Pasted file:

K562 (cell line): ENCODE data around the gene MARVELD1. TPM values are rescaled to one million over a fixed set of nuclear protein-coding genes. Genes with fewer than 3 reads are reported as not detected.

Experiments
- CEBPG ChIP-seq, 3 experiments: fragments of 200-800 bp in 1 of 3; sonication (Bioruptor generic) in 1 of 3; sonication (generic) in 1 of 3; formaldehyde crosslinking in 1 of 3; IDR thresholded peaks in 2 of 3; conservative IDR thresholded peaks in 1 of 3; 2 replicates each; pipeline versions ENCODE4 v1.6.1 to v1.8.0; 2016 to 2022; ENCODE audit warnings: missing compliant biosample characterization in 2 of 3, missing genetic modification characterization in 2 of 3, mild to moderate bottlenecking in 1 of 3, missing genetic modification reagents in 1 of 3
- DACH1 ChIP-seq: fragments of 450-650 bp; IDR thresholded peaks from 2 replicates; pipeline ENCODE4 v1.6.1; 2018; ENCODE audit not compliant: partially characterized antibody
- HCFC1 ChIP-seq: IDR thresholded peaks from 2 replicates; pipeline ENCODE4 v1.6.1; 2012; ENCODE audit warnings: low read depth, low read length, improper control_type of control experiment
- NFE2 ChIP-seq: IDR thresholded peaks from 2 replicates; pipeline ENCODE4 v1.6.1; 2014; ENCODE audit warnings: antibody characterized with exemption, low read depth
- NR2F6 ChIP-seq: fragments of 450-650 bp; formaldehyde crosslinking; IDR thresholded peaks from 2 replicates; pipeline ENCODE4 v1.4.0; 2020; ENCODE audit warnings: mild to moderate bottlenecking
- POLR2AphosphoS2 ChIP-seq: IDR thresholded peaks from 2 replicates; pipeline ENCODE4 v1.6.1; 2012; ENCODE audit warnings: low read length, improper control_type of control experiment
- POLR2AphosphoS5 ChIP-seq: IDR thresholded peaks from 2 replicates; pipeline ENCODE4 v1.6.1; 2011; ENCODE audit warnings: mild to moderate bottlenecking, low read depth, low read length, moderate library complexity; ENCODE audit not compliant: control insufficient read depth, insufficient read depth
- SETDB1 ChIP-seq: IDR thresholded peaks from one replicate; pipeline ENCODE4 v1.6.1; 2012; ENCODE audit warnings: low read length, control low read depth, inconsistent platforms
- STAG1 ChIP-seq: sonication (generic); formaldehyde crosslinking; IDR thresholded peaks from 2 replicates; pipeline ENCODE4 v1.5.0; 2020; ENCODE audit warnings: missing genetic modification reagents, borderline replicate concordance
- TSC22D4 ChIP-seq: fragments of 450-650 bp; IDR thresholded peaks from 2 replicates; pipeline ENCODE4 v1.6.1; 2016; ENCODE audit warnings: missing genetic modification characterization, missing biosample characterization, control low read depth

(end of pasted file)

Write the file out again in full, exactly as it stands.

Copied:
K562 (cell line): ENCODE data around the gene MARVELD1. TPM values are rescaled to one million over a fixed set of nuclear protein-coding genes. Genes with fewer than 3 reads are reported as not detected.

Experiments
- CEBPG ChIP-seq, 3 experiments: fragments of 200-800 bp in 1 of 3; sonication (Bioruptor generic) in 1 of 3; sonication (generic) in 1 of 3; formaldehyde crosslinking in 1 of 3; IDR thresholded peaks in 2 of 3; conservative IDR thresholded peaks in 1 of 3; 2 replicates each; pipeline versions ENCODE4 v1.6.1 to v1.8.0; 2016 to 2022; ENCODE audit warnings: missing compliant biosample characterization in 2 of 3, missing genetic modification characterization in 2 of 3, mild to moderate bottlenecking in 1 of 3, missing genetic modification reagents in 1 of 3
- DACH1 ChIP-seq: fragments of 450-650 bp; IDR thresholded peaks from 2 replicates; pipeline ENCODE4 v1.6.1; 2018; ENCODE audit not compliant: partially characterized antibody
- HCFC1 ChIP-seq: IDR thresholded peaks from 2 replicates; pipeline ENCODE4 v1.6.1; 2012; ENCODE audit warnings: low read depth, low read length, improper control_type of control experiment
- NFE2 ChIP-seq: IDR thresholded peaks from 2 replicates; pipeline ENCODE4 v1.6.1; 2014; ENCODE audit warnings: antibody characterized with exemption, low read depth
- NR2F6 ChIP-seq: fragments of 450-650 bp; formaldehyde crosslinking; IDR thresholded peaks from 2 replicates; pipeline ENCODE4 v1.4.0; 2020; ENCODE audit warnings: mild to moderate bottlenecking
- POLR2AphosphoS2 ChIP-seq: IDR thresholded peaks from 2 replicates; pipeline ENCODE4 v1.6.1; 2012; ENCODE audit warnings: low read length, improper control_type of control experiment
- POLR2AphosphoS5 ChIP-seq: IDR thresholded peaks from 2 replicates; pipeline ENCODE4 v1.6.1; 2011; ENCODE audit warnings: mild to moderate bottlenecking, low read depth, low read length, moderate library complexity; ENCODE audit not compliant: control insufficient read depth, insufficient read depth
- SETDB1 ChIP-seq: IDR thresholded peaks from one replicate; pipeline ENCODE4 v1.6.1; 2012; ENCODE audit warnings: low read length, control low read depth, inconsistent platforms
- STAG1 ChIP-seq: sonication (generic); formaldehyde crosslinking; IDR thresholded peaks from 2 replicates; pipeline ENCODE4 v1.5.0; 2020; ENCODE audit warnings: missing genetic modification reagents, borderline replicate concordance
- TSC22D4 ChIP-seq: fragments of 450-650 bp; IDR thresholded peaks from 2 replicates; pipeline ENCODE4 v1.6.1; 2016; ENCODE audit warnings: missing genetic modification characterization, missing biosample characterization, control low read depth